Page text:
In this study a number of barriers to improving maternal health related to GDM were identified, including lack of trained health care providers - especially female doctors; staff turnover and lack of standard protocols, consumables and equipment; financing of health services and treatment; lack of or poor referral systems, feedback mechanisms and follow-up systems; distance to health facility; perceptions of female body size and weight gain/loss in relation to pregnancy; practices related to pregnant women’s diet; societal negligence of women’s health; lack of decision-making power among women regarding their own health; stigmatisation; role of women in society and expectations that the pregnant woman move to her maternal home for delivery.
According to our knowledge only a few studies have previously investigated barriers to management or postpartum follow-up of women with diabetes during pregnancy [28–32], and none of these are from LMIC. Although these studies were conducted in a setting very different from our study there are certain similarities between the findings of these studies and ours. Hence, Bennet et al., Collier et al., Mersereau et al. and Razee et al. reported lack of concern about women’s health – either because they feel healthy or because they have less time for self-care due to the demands of the baby or other responsibilities – as a barrier to GDM management or postpartum follow-up [28–31]. Fear of being diagnosed with overt diabetes was also identified by Bennet et al. as a barrier, although the reason behind this fear was not grounded in fear of stigmatisation, but more the prospect of having to follow a strict diet and regularly having to attend medical check-ups . Collier et al. also identified cost of health services, diabetic supplies and healthy foods as barriers . Finally, difficulties in accessing care and cultural issues impeding healthy diet and physical exercise were also identified by Razee et al., Mersereau et al. and Collier et al. as barriers to GDM management [29–31].
Considering that WHO in the 2006 World Health Report concluded that there is a global shortage of almost 4.3 million doctors, nurses, midwives and support workers  it is not surprising that turnover and lack of trained health care providers is mentioned as a barrier for GDM services. Seven of the projects included in this study are implemented in countries where WHO assess there is a critical shortage of health service providers . India is one of these countries and as only around 10% of doctors in South-East Asia are women  it is not surprising that respondents from India noted lack of female doctors as a particular problem.
However, as indicated by the respondents it is not only a problem of numbers it is also a problem of skills and training. Lack of knowledge has also been found to be a problem for the management of type 2 diabetes in LMIC [33, 34]. Thus, to ensure that women with GDM receive proper treatment, training of health care providers need to be initiated or scaled up. Lack of standard protocols on GDM diagnosis and management was also identified as a barrier to early detection and proper management of GDM. The lack of such protocols may reflect the limited attention that GDM has received in many LMIC, the lack of international consensus on the diagnostic criteria for GDM as well as existing protocols in their current form not being feasible to implement in many LMIC .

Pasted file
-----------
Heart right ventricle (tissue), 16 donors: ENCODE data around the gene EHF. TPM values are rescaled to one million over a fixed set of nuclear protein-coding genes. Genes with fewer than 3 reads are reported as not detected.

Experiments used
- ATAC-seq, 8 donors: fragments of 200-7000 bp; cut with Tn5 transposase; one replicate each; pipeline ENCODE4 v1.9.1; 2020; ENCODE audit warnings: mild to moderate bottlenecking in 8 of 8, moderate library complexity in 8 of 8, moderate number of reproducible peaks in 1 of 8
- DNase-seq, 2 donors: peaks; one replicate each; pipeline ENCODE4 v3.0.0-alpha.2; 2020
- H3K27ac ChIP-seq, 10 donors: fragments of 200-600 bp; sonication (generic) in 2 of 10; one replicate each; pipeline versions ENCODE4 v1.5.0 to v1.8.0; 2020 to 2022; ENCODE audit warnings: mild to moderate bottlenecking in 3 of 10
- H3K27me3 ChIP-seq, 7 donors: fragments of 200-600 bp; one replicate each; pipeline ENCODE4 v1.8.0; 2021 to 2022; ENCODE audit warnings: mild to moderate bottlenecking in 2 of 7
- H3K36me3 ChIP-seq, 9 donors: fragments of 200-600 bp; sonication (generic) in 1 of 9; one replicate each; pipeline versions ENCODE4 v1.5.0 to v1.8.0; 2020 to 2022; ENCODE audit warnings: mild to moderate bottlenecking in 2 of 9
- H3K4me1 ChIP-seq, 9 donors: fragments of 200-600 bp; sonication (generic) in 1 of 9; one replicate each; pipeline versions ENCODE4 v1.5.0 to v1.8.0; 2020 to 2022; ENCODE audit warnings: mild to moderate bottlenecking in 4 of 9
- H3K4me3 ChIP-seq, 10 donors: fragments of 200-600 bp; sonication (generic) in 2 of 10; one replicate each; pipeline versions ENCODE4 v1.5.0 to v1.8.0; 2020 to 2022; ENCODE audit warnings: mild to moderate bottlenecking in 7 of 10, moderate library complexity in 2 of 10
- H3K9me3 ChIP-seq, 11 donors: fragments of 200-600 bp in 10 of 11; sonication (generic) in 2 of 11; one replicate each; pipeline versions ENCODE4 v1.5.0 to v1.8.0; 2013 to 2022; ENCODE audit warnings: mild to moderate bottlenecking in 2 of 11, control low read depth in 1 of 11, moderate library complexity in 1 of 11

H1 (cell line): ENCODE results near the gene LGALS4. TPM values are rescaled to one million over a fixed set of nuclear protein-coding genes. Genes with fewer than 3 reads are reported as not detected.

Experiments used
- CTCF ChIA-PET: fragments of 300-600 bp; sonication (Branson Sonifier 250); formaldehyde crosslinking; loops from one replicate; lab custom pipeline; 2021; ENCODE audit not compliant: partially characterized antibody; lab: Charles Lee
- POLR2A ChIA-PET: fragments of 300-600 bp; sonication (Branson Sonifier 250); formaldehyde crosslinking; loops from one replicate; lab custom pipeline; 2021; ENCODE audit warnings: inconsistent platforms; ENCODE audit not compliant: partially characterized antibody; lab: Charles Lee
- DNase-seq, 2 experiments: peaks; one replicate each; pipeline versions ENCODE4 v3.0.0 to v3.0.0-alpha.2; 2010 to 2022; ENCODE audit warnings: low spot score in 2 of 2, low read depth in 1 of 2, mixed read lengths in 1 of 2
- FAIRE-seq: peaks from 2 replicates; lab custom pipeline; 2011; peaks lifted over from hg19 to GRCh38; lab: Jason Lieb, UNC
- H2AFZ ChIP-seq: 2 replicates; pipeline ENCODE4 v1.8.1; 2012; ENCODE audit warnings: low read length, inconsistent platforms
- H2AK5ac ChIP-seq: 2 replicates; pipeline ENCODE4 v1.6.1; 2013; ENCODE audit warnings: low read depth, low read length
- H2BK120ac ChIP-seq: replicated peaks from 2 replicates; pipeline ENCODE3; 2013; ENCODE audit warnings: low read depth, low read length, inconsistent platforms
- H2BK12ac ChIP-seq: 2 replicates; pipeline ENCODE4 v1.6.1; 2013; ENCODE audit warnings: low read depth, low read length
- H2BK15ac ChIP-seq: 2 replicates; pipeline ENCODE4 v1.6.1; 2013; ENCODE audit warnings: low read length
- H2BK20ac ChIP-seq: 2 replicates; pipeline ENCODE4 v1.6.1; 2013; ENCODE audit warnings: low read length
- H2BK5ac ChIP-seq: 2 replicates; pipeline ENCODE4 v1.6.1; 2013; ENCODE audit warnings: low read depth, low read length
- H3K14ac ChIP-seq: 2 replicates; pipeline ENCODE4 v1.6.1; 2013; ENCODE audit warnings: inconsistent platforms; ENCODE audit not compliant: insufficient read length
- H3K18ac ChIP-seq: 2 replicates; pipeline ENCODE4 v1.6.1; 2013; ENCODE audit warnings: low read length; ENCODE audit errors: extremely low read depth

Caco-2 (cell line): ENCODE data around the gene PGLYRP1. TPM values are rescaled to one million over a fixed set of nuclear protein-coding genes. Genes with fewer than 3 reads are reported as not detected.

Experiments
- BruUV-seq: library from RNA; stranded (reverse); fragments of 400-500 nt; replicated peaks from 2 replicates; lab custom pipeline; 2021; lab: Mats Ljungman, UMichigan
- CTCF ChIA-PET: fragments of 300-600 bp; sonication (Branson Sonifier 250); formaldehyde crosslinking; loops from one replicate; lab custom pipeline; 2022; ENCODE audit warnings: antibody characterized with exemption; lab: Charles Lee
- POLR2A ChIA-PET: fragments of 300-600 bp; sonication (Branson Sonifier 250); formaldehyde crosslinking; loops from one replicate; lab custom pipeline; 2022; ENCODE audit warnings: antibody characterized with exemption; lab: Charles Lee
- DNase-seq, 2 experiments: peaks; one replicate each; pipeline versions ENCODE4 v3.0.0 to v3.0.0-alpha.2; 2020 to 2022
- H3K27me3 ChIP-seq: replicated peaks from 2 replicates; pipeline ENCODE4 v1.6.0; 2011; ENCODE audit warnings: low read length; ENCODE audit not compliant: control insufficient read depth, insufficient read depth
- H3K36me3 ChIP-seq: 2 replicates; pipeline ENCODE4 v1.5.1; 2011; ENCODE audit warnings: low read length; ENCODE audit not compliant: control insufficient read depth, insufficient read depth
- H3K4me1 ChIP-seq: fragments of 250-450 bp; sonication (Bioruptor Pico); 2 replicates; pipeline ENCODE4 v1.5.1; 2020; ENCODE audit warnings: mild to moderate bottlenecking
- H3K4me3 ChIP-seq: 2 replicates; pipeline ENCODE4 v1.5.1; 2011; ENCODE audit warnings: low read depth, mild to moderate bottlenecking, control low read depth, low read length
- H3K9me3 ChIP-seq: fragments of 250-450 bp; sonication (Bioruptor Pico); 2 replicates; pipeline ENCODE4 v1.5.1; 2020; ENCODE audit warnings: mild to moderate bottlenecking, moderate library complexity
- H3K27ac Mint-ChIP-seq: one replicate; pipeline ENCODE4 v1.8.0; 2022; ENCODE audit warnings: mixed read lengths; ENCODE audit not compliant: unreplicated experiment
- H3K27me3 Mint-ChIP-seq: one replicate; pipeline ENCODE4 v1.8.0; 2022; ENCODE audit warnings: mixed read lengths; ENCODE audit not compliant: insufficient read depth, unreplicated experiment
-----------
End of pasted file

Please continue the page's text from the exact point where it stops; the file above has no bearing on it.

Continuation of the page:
In addition, findings from this study also illustrate that health services and systems are disorganised and inadequately financed and can work as barriers for achieving specific health-related outcomes, in this case GDM detection and treatment. This is far from new, but health system planners and policy-makers should take these structures and aspects into account when initiating GDM services.
A substantial number of the barriers are societal or culture-related e.g. expectations that the woman transfers to her maternal home to deliver. While their relevance may vary, such barriers remain important according to our findings. Yet, they are largely beyond the realm of the health sector and therefore have to be addressed outside it through awareness and policies. Issues related to women’s role in society and how much emphasis is given to their health and well-being seems to be of particular concern and the findings from this study indicate that much still remains to be done to ensure women’s empowerment including the right to control all aspects of their health as stated in the Beijing Declaration adopted at the UN Fourth World Conference on Women in 1995 .
Finally, in this study all participants were WDF project partners and many of them are also practicing health care providers. In order to further illuminate the issue it would be important to undertake studies where women and their families are interviewed about barriers and facilitators for GDM services. Such a study should also focus on barriers within the control of the individual in addition to health system and societal/cultural barriers.